Guilbeault actually boasted that while oil and gas production had gone up, Canada was making progress because “pollution has gone down.” Sure, pollution in Canada dropped due to COVID, but even if we succeed in continuing to reduce GHG at home, sending fossil fuels to other countries to be burned there is immoral. There is only one atmosphere and it is overloaded with warming gasses. Every additional ton of carbon, wherever it is emitted, is a threat to the survival of human civilization. We should not boast of it.

Then I remembered this playbook. Canada used it on asbestos. We banned asbestos from use in Canadian buildings while claiming it was safe for use in other countries. Defenders of asbestos even used the same argument that fossil fuel defenders use today. That somehow Canadian asbestos – chrysotile asbestos – was special and different and could not kill people, as Liberals and Conservatives alike claim the world would be better off burning “clean” Canadian fossil fuels.

The Green Party was the first party to call for the asbestos industry to be shut down. The NDP was internally conflicted due to union jobs in the Quebec mines. I worked with NDP MP Pat Martin trying to change his party’s position. He was with the Carpenters’ union before politics. Carpenters were against asbestos as it threatened their health whenever undertaking renovations. One by one we shifted views, until the NDP joined Greens in calling for an end to Canadian exports of asbestos. We never shifted the Liberals or the Conservatives – and never the Bloc Quebecois. In 2012, it was incoming PQ Premier Pauline Marois who finally decided to stop subsidizing asbestos. Without the government subsidies, the mines closed.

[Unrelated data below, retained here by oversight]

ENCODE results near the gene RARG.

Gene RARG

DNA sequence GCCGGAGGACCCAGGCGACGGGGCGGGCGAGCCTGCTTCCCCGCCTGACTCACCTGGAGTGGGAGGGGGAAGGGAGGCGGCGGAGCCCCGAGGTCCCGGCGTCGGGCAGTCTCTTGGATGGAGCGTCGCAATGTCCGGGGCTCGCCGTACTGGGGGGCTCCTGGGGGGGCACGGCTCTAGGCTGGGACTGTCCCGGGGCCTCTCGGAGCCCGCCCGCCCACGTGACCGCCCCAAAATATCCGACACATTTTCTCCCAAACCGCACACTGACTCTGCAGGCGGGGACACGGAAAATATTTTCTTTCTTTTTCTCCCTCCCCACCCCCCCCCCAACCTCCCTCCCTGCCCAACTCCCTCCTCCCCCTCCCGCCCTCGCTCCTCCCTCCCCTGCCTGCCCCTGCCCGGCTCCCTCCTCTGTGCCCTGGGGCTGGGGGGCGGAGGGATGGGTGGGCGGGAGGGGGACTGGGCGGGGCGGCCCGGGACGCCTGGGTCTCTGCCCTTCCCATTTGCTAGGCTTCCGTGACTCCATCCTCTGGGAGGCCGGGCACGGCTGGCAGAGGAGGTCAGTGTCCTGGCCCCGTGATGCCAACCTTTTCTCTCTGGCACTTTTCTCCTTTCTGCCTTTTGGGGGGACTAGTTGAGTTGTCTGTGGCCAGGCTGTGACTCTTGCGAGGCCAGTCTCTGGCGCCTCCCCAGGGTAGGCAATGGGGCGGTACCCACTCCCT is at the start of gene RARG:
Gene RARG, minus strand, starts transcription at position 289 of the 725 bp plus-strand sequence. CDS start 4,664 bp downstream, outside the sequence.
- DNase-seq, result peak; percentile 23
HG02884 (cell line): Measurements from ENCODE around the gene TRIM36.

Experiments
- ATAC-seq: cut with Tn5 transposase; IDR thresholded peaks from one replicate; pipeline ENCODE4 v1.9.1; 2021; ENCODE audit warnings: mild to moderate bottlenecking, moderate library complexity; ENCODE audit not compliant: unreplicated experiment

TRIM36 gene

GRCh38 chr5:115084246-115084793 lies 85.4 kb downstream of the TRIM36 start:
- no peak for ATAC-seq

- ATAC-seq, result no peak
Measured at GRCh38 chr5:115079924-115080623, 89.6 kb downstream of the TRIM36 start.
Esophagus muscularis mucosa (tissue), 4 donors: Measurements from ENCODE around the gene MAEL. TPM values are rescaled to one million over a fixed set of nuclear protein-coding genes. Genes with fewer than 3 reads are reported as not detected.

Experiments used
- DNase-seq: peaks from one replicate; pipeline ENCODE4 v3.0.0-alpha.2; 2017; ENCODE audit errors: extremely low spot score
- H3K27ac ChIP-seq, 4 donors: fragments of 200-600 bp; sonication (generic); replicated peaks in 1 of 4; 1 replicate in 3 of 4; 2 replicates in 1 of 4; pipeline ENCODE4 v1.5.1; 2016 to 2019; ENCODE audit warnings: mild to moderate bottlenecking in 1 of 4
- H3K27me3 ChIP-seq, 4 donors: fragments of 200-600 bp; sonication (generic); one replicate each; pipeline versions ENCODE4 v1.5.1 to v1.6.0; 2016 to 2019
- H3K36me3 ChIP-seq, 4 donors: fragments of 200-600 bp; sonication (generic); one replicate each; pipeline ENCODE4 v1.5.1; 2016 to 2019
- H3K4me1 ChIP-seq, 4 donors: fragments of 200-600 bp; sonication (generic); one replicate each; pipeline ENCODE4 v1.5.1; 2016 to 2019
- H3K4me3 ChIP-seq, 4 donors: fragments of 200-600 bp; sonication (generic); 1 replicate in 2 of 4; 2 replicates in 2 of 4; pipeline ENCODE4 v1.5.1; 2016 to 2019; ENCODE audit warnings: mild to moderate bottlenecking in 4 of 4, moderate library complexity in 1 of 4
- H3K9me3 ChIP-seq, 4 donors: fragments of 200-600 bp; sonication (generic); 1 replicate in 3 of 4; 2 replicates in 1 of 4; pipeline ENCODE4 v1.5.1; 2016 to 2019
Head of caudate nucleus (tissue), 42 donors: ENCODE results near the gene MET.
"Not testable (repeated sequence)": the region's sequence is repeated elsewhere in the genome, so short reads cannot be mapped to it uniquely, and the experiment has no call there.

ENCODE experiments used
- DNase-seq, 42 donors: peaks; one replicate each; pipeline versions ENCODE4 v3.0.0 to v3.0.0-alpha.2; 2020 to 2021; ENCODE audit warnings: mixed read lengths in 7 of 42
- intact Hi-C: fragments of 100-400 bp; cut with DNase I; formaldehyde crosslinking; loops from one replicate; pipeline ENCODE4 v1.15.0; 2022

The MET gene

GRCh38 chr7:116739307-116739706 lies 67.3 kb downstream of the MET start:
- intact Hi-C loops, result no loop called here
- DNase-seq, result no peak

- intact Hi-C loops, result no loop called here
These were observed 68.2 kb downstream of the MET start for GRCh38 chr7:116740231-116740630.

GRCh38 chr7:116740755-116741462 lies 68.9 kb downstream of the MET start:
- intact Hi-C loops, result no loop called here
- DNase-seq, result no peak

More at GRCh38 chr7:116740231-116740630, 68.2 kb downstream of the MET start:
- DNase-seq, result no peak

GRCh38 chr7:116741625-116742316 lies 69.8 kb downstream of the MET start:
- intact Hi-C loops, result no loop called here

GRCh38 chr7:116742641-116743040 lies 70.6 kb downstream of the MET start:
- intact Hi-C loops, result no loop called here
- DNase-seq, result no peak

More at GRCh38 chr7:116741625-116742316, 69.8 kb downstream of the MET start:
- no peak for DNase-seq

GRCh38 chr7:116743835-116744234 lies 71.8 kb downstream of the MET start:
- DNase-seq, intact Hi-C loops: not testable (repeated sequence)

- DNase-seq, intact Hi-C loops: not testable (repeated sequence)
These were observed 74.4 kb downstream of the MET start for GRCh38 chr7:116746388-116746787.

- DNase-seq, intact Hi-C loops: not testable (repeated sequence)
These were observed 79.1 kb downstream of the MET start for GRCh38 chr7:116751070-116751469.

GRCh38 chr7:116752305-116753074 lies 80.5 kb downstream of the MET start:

We need to call out the moral aspects of Canada’s claims. Fossil fuels are today’s asbestos. Whether slavery, asbestos, or OxyContin, the moral arguments can be powerful. The Sackler family of Purdue pharma should be in jail, but they sit on their billions, insulated from any lawsuits by their bankruptcy settlement. Still, they will live in infamy.

Canada’s reputation could be similarly ruined, but by the time our climate venality is thoroughly understood, it will be too late for our kids to have a secure world. People making money in worsening our chances of protecting a healthy biosphere must be called out now- while there is time to make the necessary changes. Politicians who pander to fossil fuels must be exposed as morally bankrupt.

We need to focus on fossil fuels – as we did on asbestos – on dangerous opioids, and yes, as Lord Wilberforce did on the slave trade. We have never made progress in any major societal shift by calling for incremental changes. Abolitionists did not call for less slavery. We have to speak truth. We need to commit to fossil fuel non-proliferation.

Thanks for reading. I hope you all have a great rest of your Sunday. I am heading back to Ottawa to try some of these ideas in real time in Parliament.

As ever, thanks so much for your support – and reminder – if you live in Ontario, please do all you can to elect more Green MPPs on June 2nd!

Love and more love,



My question on Ocean plastics:

Saanich-Gulf Islands Greens